Lend Us Your Ears: The Importance of Hearing Loss Education
We’re all familiar with that “muffled” feeling in our ears after we’ve been to a concert or sports event – and while it’s not a particularly pleasant sensation, you might be surprised to learn it’s actually a good sign that your ears are doing what they’re supposed to do. Scientists at Australia’s University of New South Wales recently made an interesting discovery about the way our ears work when exposed to high levels of noise. Studies revealed that the cochlea – the spiral shaped cavity in the inner ear that contains the sensory organ for hearing – has adapted to protect itself against damage in high volume situations.
As the noise levels around us rise, the cochlea produces a hormone called ATP (Adenosine triphosphate), which binds to a receptor in the inner ear and works to reduce our hearing sensitivity. This explains why so many of us experience temporary (reversible) hearing loss or hearing impairment for a few hours after a night of loud music or a stadium full of cheering fans.
While it’s good to know that our ears have developed this clever defence mechanism, researchers warn that it won’t protect us to constant exposure to intense noise levels. Luckily, the technology behind hearing protection has grown in leaps and bounds, giving us products that work for a wide range of situations and sensitivity levels. Many ear plugs and ear phones on the market today include filters that allow the wearer to communicate normally, while blocking out harmful excessive noise levels in their environment. With so many affordable hearing preservation products available, there’s really no excuse for us to expose ourselves to hearing damage that could easily be avoided.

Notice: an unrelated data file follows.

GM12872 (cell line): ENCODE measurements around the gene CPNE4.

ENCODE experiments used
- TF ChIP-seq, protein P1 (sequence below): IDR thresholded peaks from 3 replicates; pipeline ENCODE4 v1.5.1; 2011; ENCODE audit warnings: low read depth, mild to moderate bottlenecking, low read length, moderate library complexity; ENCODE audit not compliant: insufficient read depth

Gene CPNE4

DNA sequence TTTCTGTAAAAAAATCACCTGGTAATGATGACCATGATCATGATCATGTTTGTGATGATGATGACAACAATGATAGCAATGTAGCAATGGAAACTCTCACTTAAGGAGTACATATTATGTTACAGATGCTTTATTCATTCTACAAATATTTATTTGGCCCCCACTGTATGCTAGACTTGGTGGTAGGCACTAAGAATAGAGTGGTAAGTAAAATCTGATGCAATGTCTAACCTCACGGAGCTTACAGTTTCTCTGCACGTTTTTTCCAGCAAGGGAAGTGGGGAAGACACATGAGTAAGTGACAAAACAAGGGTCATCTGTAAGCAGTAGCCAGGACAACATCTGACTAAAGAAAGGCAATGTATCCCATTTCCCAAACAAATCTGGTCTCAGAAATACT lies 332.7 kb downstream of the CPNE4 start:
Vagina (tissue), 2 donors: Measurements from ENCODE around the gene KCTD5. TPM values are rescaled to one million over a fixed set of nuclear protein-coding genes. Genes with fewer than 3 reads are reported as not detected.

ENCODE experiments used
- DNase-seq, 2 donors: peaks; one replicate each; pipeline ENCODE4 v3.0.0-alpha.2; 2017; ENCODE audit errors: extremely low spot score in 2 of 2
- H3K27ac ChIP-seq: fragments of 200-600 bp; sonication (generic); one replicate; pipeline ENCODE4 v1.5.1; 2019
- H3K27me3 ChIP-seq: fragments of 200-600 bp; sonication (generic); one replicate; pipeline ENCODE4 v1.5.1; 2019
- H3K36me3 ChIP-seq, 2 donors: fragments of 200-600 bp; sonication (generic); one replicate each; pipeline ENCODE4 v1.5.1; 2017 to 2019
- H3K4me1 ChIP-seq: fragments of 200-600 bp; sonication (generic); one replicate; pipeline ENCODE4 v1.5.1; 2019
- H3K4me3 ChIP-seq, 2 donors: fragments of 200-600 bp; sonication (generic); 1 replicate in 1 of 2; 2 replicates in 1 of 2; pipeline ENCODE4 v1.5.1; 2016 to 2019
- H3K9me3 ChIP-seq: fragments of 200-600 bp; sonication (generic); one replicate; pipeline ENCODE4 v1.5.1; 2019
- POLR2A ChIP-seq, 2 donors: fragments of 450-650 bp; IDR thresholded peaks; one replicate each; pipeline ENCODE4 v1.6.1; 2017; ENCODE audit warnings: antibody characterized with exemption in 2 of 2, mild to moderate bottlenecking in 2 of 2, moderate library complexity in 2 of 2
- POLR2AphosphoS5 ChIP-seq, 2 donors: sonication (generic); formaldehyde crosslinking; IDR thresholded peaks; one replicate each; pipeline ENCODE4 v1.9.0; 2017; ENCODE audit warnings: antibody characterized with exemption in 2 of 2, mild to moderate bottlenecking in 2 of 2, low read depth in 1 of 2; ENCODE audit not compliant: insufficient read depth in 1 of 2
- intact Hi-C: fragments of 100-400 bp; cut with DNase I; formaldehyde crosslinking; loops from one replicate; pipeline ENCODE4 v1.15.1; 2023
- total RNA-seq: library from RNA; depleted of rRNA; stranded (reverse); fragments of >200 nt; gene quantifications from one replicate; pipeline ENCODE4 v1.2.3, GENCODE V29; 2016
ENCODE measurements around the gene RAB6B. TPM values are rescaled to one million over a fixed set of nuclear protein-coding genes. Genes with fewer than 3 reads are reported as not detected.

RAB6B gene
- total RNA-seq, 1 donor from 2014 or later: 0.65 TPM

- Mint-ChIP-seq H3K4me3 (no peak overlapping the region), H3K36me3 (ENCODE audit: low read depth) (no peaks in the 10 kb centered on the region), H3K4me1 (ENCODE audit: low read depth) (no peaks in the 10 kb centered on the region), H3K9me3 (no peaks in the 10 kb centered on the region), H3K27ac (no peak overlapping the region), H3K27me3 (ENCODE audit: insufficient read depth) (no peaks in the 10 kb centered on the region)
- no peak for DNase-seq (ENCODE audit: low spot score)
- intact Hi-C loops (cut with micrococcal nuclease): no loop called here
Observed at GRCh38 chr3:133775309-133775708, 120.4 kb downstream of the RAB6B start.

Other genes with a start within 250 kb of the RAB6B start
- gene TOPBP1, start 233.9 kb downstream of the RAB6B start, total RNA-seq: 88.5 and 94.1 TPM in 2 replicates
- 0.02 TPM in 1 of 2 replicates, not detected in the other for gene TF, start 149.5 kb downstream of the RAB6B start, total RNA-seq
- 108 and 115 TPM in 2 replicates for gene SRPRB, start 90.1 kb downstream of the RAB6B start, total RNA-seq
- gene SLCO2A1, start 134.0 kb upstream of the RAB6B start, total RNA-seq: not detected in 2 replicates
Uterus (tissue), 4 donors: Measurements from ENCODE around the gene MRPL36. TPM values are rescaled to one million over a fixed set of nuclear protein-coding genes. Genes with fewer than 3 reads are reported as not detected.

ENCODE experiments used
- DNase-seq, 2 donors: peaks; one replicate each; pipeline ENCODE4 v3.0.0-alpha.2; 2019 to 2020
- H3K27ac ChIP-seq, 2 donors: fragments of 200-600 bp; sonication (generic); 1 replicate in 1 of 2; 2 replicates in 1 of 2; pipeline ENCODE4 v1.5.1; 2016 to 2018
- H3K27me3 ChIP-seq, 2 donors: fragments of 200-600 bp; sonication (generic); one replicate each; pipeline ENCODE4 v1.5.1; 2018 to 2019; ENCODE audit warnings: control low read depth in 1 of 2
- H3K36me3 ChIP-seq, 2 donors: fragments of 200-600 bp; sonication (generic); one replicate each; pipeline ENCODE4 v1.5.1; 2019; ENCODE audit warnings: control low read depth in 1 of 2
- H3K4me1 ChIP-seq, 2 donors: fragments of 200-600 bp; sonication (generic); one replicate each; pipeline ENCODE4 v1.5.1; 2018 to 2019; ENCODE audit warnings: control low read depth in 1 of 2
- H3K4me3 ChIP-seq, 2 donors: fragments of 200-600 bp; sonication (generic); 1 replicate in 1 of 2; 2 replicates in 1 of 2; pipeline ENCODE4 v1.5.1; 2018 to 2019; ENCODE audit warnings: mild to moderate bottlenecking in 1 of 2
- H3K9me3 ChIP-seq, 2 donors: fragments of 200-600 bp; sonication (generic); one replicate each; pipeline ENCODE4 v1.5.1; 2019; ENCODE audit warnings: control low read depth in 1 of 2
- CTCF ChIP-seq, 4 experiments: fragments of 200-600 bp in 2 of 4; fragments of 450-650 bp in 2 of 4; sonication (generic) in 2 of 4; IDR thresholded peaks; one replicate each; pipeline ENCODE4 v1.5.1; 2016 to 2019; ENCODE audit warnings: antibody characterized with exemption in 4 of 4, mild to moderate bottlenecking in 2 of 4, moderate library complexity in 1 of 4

For those of us who find ourselves affected by hearing impairment, and the threat of hearing loss, hearing aid technology has also advanced greatly in recent years. However, an infographic from Hidden Hearing revealed the following statistics about hearing aid use in the United Kingdom:
- People affected by hearing loss: More than 10 million
- Those who wear hearing aids in order to cope with hearing loss: 2 million
- Those who use their hearing aids on a regular basis: Only 1.4 million
View the full infographic, which also includes valuable information on spotting the early signs of hearing loss, and how to help a loved one cope with hearing loss.
Inform and Educate
These findings raise an important question: in an age where hearing protection and preservation is so advanced, why are people reluctant to wear hearing aids that are smaller, lighter and smarter than ever before? Evidence suggests that many people affected by hearing impairment may be a) unaware of the problem, or b) unaware of the quality and diversity products available. This highlights a great need for education about hearing loss and impairment – and it’s up to us as ear care professionals to make sure the public is informed about ears and hearing health, as wells as how to prevent, or cope with, the issue of hearing loss.
What can we do to ensure that people are better informed about hearing protection and hearing loss? Whether you’re a healthcare professional or a client, share your opinions and ideas with us in the Comments section below, so we can start a dialogue about the best ways to address this crucial national issue.